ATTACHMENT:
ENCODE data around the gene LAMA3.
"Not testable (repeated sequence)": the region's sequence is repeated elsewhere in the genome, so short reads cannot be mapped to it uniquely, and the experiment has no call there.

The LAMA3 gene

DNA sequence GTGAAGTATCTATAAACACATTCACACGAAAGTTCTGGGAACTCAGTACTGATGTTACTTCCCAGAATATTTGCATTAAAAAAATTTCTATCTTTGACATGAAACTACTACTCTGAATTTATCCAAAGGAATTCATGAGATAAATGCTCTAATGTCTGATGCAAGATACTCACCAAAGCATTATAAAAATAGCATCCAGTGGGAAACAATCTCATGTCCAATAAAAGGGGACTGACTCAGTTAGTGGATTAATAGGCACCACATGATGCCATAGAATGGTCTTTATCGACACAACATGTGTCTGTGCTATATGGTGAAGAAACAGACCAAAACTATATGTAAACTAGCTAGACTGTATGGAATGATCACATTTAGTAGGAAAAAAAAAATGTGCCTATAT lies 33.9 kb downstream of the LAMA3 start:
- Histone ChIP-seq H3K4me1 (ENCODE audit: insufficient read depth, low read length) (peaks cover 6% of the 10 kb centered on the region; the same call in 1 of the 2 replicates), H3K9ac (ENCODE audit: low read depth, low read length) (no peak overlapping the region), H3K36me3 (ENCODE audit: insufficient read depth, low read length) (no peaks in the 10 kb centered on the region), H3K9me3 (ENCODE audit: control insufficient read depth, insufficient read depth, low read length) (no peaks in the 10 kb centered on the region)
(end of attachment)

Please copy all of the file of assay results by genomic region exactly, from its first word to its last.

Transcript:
ENCODE data around the gene LAMA3.
"Not testable (repeated sequence)": the region's sequence is repeated elsewhere in the genome, so short reads cannot be mapped to it uniquely, and the experiment has no call there.

The LAMA3 gene

DNA sequence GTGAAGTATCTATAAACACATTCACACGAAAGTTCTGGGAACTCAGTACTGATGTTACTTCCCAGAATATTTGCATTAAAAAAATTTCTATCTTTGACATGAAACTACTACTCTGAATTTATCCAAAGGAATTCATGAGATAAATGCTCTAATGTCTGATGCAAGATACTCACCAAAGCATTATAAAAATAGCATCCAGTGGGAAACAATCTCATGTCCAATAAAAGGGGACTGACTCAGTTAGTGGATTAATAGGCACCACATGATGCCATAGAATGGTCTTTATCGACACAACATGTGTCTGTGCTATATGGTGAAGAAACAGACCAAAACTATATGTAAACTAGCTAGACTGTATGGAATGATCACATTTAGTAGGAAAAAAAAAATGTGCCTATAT lies 33.9 kb downstream of the LAMA3 start:
- Histone ChIP-seq H3K4me1 (ENCODE audit: insufficient read depth, low read length) (peaks cover 6% of the 10 kb centered on the region; the same call in 1 of the 2 replicates), H3K9ac (ENCODE audit: low read depth, low read length) (no peak overlapping the region), H3K36me3 (ENCODE audit: insufficient read depth, low read length) (no peaks in the 10 kb centered on the region), H3K9me3 (ENCODE audit: control insufficient read depth, insufficient read depth, low read length) (no peaks in the 10 kb centered on the region)